A drum roll brought "Hoots Mon" to a close, and The Cutters broke into a pounding version of "Yakety Yak." A couple of choruses later, Jack Good nodded his approval, and the group dispersed to various corners of the room.

"Like it?" Neville asked. "I want to record with the group soon because I think we've got a good sound. Anyway, the audiences seemed to like us when we did those two "Oh Boy!" trial shows a while back."

"You know the boys?' I shook my head, and Neville pointed out Wilf Todd, Basil Short, and Sonny McKenzie. "Funny thing, but they all play bass," he beamed. "All good musicians - couldn't work with a better bunch," he beamed again.

Further conversation with Neville was cut short by the arrival of a harassed-looking Jack Good, requesting Neville's presence on the bandstand. We turned around, and I succeeded in treading on Ronnie Carroll's toe!

Finding a relatively quiet spot to talk, Ronnie proceeded to eulogise about Jack. "Great producer," he said. "Jack knows what he wants and he always gets results. That's why I'm very pleased to be working with him on this series."

TV rehearsals hold no worries for Ronnie, and he was even looking forward to the 45 minutes ahead of him. But I don't think he'll be so keen in a couple of months time, for within the next 12 weeks, he is set to make 20 major TV appearances on shows like the "Jack Jackson", "Cool For Cats"", and "Rainbow Room" programmes.

"I'll be the contrast in "Oh Boy!" because whereas most of the other artists will be singing beat stuff, I'll concentrate mainly on ballads. It'll add a touch of variety to the show," Ronnie told me.

Variety dates have no place in Ronnie's work schedule these days. "In the first place, I don't get the time and apart from that, I never was very keen on variety. But I'm looking forward to doing pantomime for the first time at Sheffield this Christmas," he added, before dashing off to sing the opening bars of "Seven Steps to Love."

In the studio, everything seem to be happening at once.

Bertice Reading and John Barry - two further stars of tomorrow's debut show - weren't scheduled to arrive for at least another two hours, and I suspected that by the time they got there, I wouldn't be able to get a word in edgeways. So I left!


John Barry -
The Man With the Midas Touch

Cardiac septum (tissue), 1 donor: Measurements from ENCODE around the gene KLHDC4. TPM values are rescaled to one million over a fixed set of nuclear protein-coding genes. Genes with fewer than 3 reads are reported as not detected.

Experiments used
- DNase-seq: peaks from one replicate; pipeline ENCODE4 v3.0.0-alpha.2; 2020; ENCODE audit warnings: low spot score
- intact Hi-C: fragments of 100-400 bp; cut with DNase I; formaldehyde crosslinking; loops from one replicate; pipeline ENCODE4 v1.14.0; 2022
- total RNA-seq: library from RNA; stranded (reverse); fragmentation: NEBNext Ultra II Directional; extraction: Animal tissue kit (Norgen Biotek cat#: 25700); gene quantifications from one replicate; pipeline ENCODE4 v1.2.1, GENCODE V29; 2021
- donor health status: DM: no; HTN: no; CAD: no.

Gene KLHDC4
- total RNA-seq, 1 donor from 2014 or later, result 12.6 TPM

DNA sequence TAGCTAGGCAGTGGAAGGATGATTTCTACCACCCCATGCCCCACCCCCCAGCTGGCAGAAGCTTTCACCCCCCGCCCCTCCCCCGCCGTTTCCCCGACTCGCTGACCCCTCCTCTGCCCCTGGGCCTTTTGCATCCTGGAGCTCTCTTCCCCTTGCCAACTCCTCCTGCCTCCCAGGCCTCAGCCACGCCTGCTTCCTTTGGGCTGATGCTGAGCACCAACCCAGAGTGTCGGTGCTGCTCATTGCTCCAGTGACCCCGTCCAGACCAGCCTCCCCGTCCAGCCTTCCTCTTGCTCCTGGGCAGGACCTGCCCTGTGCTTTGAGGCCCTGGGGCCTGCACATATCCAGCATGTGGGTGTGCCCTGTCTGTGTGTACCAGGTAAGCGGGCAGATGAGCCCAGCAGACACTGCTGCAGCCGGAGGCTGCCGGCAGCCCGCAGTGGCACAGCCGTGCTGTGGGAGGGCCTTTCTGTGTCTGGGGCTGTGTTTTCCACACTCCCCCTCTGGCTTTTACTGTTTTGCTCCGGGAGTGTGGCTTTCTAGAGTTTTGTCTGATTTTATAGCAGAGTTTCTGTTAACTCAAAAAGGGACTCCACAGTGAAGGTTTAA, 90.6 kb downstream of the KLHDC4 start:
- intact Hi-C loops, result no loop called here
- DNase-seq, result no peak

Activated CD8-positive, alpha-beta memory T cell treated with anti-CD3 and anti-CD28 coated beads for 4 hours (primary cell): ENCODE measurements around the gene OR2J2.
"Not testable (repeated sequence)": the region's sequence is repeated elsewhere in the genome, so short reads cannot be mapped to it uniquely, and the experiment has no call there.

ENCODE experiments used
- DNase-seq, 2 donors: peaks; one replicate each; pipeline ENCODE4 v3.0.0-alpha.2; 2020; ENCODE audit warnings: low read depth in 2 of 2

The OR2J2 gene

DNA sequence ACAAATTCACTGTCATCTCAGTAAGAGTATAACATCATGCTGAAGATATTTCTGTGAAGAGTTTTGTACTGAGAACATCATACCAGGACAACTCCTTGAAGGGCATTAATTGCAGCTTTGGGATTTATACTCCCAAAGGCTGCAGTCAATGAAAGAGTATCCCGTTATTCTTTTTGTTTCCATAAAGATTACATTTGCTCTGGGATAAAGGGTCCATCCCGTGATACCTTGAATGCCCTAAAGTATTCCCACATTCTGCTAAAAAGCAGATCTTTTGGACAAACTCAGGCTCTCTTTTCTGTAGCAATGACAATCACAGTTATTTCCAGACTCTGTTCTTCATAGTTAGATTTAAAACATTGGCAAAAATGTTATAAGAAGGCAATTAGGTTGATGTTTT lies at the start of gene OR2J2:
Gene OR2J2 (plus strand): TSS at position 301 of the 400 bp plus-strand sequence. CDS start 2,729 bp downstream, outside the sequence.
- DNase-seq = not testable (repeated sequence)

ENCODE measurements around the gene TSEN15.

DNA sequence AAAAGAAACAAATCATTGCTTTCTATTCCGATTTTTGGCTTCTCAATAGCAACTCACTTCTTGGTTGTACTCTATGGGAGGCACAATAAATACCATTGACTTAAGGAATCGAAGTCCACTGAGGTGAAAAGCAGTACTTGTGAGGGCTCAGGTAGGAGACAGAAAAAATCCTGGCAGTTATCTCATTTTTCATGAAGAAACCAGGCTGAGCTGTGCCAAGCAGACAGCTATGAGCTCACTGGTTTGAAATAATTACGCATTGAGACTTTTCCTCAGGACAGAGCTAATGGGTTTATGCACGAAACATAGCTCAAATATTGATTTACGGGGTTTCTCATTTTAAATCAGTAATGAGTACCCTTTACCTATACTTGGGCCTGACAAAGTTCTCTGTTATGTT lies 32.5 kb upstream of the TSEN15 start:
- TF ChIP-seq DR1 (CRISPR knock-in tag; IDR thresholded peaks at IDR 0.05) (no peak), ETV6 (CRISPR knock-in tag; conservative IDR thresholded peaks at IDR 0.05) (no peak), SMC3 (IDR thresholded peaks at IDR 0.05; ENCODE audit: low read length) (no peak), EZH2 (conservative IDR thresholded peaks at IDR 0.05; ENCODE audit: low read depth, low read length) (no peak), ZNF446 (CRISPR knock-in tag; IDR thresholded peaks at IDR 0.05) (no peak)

Order our book here

Our book "John Barry - The Man With the Midas Touch" is now only available for purchase at a reduced price via this website.

Over 300 pages in length, with a foreword by Don Black, the hardcover book includes many unique photos, in both black & white and colour. Order now!

UK customers who order the book before Brexit is complete will receive a free copy of the CD -- John Barry - The Early Years  -- the only CD to include all the tracks John recorded for the Chappell Music Library in 1959.

Apologies that due to the high cost of postage we can only make this offer to UK residents.




John Barry -
The Early Years CD

You can order our CD here

The full track listing: 1. Be Mine - Lance Fortune; 2. It's Not Too Late - Johnny Gavotte; 3. The Clanger March - Des Lane; 4. Arrivederci Baby - Little Tony & His Brothers; 5. You Made me Love You - Johnny De Little; 6. Easy Beat - Bert Weedon; 7. Heartbeat - The England Sisters; 8. Youthful Years - Danny William's; 9. I Vibrate - Larry Page & The Saga Satellites; 10. Mood One - The John Barry Orchestra; 11. I want my Bed - Bobby Shafto; 12. Keep A Walkin' - Tony Rocco; 13. Mood Two - The John Barry Orchestra; 14. Action - Lance Fortune; 15. If the Young Ones can be Happy - Billy Cotton; 16. Mood Three - The John Barry Orchestra; 17. Love's a Secret Game - Dennis Lotis; 18. Love Me - Danny Davis; 19. Mood Four - The John Barry Orchestra; 20. The Makings of a Man - Peter Gordeno; 21. Marilyn - Larry Page & The Saga Satellites; 22. Moonbird - Des Lane; 23. Never Ending - Mark Tracey; 24. Nowhere in this World - Derry Hart & The Hartbeats; 25. Opposites - Billy Cotton & Kathie Kay; 26. Smoky Blues - The John Barry Orchestra; 27. Ramona - The Five Dallas Boys; 28. They - Johnny De Little; 29. Trouble Shooter - Bob Miller & The Millermen; 30. You're My Only Girl - Danny Davis; 31. Baby Talk - Bill & Brett Landis; 32. I Got Eyes - Peter Gordeno; 33. The Lolly Theme - The John Barry Orchestra; 34. Santa Claus is coming to Town - Nina & Frederik; 35. Silent Night - Nina & Frederik; 36. White Christmas - Nina & Frederik; Total running time 78' 59"